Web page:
My favorite part of the movie is meeting a tribe of old women who have managed to fend off all attackers and join up with Furiosa and Max.  They are fierce, intimidating, and whenever they take out a War Boy it brings a smile to your face.  In fact one of the things that’s nice to see is how age is not a factor.  The enemy has old guys in charge and the good guys have old ladies that can hold their own.  It’s not a film filled with twenty-somethings which I appreciate.  Usually in recent films, the younger characters get all the action scenes and the older ones just provide wisdom or some adversarial dialogue.  Not in Fury Road.  After one nasty bad guy goes blind, he just wraps his head up and fires aimlessly into the desert seeking his prey.  It’s just one example of how people in this movie, with otherwise debilitating physical attributes, use what abilities they do have to incite fear and chaos.  These dedicated individuals add another layer of insanity to an already beautiful action film and will have your eyes glued to the screen.

Much of my enjoyment of this film is derived from the sharp editing, the sound effects, and the real car chases.  CGI was used in the movie, but the chases were real.  When cars moved around each other or fell over, physics was not compromised.  It added authenticity to the action and made your adrenaline increase as a result.  Charlize Theron is excellent as Furiosa and probably had more screen time than Max even.  Although it seems more like Furiosa’s story with Max along for the ride.  Max is like an Australian Clint Eastwood, stumbling across danger and doing what he can to wipe it out before moving onto the next town.  Tom Hardy is great as Mad Max, replacing Mel Gibson for this new saga.  I’m glad original director George Miller came back to continue his own franchise.  There are occasions where that’s not a good thing, George Lucas, but in this case it worked out perfectly.  Miller’s presentation of intense action is a work of art.  Mad Max: Fury Road is a new story that doesn’t require you to have seen the previous films, now over thirty years old.  It’s a wild adventure you have to be ready for, and if you aren’t, you’ll find yourself left in the dirt as the rest of the cars go barreling through the desert.  So strap in and be prepared to have a lovely day.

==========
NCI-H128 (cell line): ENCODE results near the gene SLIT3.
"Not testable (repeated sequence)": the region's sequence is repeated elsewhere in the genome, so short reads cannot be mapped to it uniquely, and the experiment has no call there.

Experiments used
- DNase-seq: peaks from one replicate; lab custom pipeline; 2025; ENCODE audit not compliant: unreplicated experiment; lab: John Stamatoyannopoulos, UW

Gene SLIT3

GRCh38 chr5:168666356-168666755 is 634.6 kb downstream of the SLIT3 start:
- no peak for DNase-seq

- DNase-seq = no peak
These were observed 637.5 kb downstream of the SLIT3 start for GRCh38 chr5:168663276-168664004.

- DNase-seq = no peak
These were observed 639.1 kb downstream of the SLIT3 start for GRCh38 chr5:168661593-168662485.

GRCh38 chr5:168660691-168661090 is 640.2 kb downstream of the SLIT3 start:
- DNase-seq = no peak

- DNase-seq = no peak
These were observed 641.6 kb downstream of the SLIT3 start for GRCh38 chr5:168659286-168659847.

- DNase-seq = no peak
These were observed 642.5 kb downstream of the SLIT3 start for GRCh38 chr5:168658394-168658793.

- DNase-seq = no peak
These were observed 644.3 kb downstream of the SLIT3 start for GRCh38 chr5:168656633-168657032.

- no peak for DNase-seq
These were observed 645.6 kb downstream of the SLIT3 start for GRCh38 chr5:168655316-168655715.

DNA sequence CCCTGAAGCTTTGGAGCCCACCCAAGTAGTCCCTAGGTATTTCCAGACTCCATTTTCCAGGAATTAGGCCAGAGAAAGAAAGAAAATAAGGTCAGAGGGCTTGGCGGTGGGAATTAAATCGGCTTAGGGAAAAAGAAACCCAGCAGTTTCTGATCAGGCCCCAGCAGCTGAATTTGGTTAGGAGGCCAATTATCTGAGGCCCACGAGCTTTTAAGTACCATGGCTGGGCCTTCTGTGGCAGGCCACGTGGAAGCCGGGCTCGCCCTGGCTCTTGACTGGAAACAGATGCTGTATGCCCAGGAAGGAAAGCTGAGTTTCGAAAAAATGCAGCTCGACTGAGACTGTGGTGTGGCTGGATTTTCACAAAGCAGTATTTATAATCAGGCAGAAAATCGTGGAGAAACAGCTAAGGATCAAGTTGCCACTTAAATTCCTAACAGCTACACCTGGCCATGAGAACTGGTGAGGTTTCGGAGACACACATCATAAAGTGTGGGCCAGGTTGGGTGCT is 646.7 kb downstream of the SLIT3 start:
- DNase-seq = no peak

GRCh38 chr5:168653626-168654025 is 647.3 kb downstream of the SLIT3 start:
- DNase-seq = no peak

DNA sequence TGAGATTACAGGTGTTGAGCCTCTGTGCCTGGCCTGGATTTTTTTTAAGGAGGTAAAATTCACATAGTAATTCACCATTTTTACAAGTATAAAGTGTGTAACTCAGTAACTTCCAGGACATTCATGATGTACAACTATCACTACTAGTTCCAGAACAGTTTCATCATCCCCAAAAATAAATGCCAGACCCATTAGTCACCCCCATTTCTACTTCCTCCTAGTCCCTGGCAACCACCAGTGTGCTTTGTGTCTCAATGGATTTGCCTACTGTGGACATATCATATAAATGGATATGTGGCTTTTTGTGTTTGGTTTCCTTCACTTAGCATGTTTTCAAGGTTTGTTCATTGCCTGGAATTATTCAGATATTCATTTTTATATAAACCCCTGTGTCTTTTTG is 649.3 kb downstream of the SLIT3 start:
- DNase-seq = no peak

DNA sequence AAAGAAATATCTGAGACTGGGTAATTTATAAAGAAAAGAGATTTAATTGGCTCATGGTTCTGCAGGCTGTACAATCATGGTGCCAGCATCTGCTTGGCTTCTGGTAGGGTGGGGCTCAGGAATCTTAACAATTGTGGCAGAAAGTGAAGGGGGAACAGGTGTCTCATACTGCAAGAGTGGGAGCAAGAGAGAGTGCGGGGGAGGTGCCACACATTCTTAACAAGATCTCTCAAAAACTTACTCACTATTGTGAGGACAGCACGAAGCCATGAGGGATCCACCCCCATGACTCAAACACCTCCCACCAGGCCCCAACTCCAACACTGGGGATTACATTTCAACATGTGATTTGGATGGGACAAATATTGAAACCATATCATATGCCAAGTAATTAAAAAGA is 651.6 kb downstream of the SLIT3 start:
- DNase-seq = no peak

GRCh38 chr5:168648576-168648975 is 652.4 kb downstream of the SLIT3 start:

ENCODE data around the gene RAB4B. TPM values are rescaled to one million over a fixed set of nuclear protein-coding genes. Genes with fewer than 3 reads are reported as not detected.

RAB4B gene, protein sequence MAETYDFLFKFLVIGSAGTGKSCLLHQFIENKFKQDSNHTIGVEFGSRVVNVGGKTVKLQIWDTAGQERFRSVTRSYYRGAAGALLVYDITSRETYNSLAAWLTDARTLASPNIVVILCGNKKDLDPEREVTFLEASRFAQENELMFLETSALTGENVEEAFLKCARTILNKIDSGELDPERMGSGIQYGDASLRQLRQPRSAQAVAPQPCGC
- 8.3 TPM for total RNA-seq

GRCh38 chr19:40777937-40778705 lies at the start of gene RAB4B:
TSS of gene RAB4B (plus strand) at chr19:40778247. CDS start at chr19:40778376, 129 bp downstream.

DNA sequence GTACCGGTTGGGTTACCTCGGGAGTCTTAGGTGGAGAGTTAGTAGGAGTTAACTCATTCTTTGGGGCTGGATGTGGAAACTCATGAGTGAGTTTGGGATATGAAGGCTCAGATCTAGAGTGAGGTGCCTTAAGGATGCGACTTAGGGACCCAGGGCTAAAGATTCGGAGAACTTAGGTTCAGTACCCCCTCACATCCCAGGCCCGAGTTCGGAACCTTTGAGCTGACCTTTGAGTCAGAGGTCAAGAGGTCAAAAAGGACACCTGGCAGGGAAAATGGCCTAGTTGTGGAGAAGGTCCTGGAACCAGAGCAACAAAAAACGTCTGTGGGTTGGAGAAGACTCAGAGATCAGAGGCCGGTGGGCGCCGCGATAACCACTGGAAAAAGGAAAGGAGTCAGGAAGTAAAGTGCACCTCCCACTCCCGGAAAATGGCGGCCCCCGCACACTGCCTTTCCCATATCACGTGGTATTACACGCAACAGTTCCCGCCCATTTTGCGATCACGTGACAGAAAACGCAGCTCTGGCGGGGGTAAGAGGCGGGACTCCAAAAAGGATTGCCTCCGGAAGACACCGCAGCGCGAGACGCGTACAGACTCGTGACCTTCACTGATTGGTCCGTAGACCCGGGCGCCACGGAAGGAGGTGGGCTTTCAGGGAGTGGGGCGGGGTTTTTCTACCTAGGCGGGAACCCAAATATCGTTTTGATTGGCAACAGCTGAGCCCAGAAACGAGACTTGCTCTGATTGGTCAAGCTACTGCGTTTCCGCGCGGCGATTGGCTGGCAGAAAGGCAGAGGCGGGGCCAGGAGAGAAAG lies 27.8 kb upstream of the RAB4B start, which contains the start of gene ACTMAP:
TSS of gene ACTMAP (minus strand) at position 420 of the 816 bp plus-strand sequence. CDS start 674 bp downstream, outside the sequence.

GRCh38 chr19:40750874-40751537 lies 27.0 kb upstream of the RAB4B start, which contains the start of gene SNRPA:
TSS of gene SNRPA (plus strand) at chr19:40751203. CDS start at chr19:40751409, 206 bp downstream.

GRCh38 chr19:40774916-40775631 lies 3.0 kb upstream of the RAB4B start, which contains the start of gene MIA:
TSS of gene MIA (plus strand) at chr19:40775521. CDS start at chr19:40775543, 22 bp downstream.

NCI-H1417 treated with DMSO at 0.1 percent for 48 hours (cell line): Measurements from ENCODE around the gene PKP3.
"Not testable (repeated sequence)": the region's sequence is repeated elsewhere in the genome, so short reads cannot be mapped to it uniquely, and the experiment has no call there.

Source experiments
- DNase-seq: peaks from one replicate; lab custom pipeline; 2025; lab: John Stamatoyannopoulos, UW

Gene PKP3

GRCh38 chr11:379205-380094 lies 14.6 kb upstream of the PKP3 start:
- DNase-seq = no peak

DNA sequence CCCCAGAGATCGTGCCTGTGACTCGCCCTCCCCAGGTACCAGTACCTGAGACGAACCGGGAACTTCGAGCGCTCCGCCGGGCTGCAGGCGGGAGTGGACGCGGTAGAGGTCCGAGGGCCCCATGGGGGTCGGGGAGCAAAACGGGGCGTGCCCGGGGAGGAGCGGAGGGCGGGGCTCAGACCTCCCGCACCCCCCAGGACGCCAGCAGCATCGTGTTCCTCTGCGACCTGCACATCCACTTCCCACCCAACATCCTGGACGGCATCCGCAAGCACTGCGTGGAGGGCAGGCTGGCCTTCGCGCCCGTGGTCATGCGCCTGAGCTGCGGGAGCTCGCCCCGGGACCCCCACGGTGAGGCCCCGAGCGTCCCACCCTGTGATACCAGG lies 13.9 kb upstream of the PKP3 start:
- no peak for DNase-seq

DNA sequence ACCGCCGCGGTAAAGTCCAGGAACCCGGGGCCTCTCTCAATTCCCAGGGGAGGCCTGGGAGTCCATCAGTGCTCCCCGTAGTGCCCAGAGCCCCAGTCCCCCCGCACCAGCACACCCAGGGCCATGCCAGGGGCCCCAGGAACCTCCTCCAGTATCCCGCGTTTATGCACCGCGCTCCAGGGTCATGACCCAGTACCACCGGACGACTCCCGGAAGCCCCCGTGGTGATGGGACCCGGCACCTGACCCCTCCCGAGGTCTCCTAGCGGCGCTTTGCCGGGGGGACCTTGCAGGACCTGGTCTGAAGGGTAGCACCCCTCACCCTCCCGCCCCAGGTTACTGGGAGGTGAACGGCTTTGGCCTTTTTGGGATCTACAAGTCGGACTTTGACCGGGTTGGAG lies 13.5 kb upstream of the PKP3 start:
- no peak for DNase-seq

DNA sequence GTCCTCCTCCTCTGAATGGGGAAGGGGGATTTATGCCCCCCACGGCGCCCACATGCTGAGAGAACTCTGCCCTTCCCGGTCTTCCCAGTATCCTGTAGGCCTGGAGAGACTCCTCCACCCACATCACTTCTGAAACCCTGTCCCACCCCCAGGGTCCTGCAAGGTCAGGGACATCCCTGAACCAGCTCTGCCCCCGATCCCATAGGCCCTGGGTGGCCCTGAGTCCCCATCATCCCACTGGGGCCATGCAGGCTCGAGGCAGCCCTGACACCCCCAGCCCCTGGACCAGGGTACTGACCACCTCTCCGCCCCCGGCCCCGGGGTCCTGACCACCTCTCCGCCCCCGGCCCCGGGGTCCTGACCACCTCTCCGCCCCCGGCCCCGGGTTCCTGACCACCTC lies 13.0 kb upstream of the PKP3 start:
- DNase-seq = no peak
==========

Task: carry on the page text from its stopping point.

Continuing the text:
MAD MAX: FURY ROAD:[usr 4.5]

About Mad Max: Fury Road

Synopsis: In a stark desert landscape where humanity is broken, two rebels just might be able to restore order: Max, a man of action and of few words, and Furiosa, a woman of action who is looking to make it back to her childhood homeland.

Director: George Miller

Writers: George Miller, Brendan McCarthy, Nick Lathouris

Stars: Tom Hardy, Charlize Theron, Nicholas Hoult, Hugh Keays-Byrne

Rated: R

Runtime: 120 Minutes